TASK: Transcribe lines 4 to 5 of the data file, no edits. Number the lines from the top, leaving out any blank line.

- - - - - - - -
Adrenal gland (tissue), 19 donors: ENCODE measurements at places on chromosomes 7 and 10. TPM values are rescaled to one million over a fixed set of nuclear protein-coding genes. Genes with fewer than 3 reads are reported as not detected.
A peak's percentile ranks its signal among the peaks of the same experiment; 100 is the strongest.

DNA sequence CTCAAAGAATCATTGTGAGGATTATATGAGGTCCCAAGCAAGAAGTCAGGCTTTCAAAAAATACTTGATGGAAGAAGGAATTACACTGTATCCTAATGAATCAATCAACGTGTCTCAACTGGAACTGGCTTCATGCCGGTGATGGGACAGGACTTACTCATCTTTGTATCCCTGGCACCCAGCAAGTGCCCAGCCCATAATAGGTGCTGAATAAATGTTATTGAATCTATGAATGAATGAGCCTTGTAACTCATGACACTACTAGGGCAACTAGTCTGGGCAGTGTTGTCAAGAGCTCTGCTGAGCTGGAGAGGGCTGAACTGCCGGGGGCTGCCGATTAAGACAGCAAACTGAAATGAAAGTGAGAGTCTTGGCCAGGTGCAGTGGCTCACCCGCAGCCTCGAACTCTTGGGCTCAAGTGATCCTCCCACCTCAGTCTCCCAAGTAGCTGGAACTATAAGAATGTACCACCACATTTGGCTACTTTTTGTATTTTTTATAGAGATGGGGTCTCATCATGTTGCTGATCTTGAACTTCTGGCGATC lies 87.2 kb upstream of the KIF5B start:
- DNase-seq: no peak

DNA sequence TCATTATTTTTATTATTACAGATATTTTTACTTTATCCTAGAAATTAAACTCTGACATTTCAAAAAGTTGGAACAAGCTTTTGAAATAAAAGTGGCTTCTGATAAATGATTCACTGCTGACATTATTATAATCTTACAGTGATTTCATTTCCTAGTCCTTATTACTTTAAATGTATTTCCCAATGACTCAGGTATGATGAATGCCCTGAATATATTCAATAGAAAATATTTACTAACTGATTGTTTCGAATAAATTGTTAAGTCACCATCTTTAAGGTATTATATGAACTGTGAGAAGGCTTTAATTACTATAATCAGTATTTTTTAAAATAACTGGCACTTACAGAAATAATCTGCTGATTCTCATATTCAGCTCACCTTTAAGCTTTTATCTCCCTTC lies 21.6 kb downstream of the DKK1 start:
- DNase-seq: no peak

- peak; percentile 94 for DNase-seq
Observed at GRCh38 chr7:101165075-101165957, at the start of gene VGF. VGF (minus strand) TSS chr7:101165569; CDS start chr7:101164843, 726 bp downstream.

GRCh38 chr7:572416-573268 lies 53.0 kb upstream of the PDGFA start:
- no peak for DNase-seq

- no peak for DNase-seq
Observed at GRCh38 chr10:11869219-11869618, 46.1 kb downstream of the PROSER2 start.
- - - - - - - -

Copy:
- DNase-seq: no peak

DNA sequence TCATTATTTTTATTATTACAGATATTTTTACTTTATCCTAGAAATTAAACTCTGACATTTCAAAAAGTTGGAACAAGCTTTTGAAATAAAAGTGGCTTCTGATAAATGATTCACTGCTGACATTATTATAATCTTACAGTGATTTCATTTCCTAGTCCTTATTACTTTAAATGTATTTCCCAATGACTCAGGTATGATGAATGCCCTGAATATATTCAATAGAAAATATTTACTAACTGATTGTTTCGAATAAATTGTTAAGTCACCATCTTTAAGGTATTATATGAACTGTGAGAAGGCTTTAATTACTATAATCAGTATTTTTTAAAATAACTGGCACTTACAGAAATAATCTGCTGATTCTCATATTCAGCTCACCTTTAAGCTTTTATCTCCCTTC lies 21.6 kb downstream of the DKK1 start: